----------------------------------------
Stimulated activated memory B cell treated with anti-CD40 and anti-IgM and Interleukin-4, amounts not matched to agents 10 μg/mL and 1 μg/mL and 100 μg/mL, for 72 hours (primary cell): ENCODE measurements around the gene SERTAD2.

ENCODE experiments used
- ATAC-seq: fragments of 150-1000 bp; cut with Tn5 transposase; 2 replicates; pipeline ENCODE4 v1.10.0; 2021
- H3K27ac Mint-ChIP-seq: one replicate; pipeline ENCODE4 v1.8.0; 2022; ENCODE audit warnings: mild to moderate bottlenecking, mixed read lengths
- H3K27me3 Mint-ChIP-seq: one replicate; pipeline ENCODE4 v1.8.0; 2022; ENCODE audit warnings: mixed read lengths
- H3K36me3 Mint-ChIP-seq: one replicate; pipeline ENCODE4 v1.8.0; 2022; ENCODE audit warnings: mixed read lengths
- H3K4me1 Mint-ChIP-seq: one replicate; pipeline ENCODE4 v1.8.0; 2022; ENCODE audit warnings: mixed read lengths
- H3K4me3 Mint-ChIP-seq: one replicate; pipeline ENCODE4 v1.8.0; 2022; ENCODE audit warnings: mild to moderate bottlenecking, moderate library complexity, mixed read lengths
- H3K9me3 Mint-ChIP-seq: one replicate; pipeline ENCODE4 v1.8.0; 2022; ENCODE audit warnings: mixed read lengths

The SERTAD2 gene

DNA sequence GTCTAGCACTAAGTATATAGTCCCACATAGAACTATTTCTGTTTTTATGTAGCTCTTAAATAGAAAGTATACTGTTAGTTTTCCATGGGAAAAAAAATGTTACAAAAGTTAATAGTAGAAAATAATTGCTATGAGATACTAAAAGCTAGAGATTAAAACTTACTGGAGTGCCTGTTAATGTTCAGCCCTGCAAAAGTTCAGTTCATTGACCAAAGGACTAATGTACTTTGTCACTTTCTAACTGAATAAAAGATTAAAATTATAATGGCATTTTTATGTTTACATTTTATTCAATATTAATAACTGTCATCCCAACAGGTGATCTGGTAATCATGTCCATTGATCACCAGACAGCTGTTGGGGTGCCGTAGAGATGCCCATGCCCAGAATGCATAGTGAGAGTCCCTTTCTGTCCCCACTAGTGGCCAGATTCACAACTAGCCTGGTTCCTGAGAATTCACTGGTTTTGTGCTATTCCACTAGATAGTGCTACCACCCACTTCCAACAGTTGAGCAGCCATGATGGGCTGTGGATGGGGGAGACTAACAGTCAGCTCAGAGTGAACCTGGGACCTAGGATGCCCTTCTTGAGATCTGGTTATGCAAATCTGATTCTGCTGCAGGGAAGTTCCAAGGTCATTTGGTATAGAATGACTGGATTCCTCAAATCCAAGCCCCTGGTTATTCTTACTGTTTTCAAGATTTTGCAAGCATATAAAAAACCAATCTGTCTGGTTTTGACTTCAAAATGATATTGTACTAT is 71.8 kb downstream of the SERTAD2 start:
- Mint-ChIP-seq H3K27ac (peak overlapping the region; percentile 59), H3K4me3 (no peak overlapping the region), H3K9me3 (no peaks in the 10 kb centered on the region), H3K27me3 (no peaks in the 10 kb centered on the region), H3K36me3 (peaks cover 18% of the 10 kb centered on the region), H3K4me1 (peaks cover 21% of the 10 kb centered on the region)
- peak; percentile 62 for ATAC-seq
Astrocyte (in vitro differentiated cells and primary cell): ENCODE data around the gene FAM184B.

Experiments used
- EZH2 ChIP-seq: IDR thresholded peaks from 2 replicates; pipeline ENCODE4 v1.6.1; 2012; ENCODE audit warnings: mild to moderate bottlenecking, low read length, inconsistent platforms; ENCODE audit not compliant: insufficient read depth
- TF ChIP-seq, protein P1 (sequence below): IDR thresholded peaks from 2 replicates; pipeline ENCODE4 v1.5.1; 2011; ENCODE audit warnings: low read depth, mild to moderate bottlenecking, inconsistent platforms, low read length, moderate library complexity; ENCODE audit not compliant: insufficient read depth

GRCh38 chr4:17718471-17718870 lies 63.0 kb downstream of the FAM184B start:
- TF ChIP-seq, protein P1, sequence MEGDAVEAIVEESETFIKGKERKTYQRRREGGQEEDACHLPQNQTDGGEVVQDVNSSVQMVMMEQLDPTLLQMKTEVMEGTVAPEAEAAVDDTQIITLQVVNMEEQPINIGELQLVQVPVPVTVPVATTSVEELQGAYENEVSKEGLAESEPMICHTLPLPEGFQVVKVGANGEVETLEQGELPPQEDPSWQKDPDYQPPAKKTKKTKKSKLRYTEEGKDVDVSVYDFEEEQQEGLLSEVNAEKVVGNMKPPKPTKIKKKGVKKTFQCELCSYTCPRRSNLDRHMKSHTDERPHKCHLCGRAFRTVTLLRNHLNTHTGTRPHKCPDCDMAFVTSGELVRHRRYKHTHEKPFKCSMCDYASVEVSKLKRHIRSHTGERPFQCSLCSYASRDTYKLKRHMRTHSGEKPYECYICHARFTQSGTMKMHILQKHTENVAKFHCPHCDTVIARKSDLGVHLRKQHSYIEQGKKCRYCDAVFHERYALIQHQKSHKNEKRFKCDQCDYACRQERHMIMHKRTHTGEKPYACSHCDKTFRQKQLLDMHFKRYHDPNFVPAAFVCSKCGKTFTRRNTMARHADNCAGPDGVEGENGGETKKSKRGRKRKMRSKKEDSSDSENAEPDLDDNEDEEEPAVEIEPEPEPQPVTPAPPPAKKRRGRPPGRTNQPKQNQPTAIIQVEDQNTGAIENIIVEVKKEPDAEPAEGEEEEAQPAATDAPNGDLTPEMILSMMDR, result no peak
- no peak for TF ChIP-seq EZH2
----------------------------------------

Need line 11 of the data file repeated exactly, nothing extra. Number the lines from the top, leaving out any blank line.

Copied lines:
DNA sequence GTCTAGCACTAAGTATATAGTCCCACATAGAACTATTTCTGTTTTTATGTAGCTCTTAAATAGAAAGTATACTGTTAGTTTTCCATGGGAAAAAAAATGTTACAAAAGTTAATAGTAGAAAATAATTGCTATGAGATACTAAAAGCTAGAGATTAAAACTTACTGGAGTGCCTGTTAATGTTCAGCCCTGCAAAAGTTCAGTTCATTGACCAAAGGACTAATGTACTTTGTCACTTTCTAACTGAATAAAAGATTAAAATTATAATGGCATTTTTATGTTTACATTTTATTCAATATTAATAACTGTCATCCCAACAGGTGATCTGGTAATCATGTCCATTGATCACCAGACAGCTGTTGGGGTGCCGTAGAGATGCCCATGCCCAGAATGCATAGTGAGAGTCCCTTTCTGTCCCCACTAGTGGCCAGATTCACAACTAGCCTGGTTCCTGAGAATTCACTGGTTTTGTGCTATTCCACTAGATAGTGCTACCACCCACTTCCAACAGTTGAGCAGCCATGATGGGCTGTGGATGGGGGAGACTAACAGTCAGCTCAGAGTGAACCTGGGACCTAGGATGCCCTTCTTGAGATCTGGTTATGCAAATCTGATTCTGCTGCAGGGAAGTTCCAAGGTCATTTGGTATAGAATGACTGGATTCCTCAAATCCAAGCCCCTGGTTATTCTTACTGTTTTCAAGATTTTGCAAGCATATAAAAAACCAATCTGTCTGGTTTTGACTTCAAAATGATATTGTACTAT is 71.8 kb downstream of the SERTAD2 start: